NMR Studies of Protein Misfolding and Amyloid Formation
November 4, Tue 2008
1:00 pm, MRB 200 Conference Room
Dr. Kwang Hun Lim
Assistant Professor, Chemistry, East Carolina University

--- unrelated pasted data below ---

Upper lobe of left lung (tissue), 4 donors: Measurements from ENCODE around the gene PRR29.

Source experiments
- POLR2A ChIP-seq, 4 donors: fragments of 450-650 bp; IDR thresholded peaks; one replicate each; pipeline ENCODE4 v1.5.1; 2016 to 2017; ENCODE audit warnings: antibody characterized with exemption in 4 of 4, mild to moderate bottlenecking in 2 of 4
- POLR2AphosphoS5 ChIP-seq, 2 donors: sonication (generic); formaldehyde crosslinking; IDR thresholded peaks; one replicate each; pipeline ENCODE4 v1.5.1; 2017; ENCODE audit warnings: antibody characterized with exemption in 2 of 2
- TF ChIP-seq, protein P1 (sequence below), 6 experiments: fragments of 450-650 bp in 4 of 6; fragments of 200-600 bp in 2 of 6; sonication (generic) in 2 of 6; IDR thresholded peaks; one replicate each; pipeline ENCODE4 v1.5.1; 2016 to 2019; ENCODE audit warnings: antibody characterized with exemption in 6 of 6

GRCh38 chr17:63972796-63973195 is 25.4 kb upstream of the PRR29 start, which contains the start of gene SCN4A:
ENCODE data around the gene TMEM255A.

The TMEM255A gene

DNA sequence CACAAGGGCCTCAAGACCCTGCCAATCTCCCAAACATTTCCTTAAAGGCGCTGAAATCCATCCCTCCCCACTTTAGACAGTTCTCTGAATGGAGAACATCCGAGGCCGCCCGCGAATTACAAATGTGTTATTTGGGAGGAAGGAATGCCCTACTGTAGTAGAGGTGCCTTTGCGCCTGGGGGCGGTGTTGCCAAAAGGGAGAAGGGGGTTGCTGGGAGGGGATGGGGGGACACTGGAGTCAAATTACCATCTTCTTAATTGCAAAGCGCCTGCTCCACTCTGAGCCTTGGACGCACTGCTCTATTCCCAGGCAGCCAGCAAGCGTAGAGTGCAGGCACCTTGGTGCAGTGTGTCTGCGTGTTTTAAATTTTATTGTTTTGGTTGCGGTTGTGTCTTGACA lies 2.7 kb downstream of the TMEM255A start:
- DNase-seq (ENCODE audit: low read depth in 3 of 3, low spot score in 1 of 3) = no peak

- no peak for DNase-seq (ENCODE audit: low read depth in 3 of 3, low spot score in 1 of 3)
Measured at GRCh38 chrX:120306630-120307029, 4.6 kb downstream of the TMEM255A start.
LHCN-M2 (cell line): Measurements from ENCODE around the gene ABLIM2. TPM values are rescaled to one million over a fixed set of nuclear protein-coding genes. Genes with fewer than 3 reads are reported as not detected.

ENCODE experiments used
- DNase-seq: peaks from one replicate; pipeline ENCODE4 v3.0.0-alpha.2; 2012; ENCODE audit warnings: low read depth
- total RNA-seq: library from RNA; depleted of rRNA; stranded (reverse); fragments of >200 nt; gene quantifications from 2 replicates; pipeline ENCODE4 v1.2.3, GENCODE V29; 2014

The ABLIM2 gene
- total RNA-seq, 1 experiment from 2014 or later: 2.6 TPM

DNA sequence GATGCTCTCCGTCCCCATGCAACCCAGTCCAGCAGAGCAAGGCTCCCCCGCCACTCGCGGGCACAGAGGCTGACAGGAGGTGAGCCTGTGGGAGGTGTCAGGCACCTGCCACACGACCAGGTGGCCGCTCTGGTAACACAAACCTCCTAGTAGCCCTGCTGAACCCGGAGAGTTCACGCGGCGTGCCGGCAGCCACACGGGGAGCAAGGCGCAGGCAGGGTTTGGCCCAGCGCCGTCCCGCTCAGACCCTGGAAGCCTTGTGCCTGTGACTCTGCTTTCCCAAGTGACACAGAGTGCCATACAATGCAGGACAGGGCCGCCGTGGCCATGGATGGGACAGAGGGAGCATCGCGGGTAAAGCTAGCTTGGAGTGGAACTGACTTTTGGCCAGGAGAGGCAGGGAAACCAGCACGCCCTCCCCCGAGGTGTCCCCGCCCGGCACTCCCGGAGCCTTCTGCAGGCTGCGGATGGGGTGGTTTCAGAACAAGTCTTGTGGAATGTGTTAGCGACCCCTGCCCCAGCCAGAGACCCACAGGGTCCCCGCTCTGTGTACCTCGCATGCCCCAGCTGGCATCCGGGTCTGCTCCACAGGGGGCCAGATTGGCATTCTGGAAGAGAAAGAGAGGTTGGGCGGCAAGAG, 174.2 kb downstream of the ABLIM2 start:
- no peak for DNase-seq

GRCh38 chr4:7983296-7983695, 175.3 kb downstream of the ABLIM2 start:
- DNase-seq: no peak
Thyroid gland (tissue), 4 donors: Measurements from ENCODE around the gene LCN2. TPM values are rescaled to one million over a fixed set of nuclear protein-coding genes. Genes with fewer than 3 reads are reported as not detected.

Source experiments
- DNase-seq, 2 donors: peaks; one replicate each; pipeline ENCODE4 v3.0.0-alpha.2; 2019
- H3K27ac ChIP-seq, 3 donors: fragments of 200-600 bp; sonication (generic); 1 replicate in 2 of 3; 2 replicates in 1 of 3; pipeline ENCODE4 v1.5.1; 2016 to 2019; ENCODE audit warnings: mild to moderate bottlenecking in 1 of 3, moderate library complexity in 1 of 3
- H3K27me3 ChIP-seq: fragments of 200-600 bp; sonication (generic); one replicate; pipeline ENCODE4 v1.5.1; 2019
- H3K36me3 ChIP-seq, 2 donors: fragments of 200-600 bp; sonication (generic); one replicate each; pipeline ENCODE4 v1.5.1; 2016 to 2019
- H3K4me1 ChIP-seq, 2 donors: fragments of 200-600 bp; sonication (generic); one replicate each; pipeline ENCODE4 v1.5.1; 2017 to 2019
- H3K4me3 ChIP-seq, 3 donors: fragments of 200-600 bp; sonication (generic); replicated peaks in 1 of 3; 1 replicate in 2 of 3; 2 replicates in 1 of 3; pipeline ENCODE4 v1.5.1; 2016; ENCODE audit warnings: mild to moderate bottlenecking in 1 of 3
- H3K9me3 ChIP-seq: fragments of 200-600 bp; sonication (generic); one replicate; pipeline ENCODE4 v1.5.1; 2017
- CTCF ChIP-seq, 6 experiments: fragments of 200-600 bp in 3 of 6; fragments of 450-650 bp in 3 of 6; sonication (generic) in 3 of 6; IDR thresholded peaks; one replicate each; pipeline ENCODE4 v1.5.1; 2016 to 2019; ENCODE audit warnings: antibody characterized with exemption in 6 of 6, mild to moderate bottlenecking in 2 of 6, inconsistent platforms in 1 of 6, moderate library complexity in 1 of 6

The process by which a polypeptide folds into a unique three-dimensional structure is one of the most fundamental problems in molecular biology. Extensive biophysical studies have shown that intra-molecular hydrogen bonding and hydrophobic interactions between the sidechains are the major driving force of protein folding. Recently, misfolded states of proteins can escape from the folding pathway and be involved in the inter-molecular hydrogen bonding and hydrophobic interaction, leading to amyloid formation. The misfolding and amyloid formation is shown to be associated with various debilitating human disease such as Alzheimer's and Parkinson's diseases. Investigation of the molecular mechanism of the misfolding and amyloid formation would, therefore, be critical to developing therapeutic strategies for amyloid diseases. Our research laboratory has been focused on characterizing the amyloidogenic state of proteins using NMR spectroscopy. Structural, dynamic properties of the amyloid-forming states and their implication for amyloid formation will be discussed in this seminar.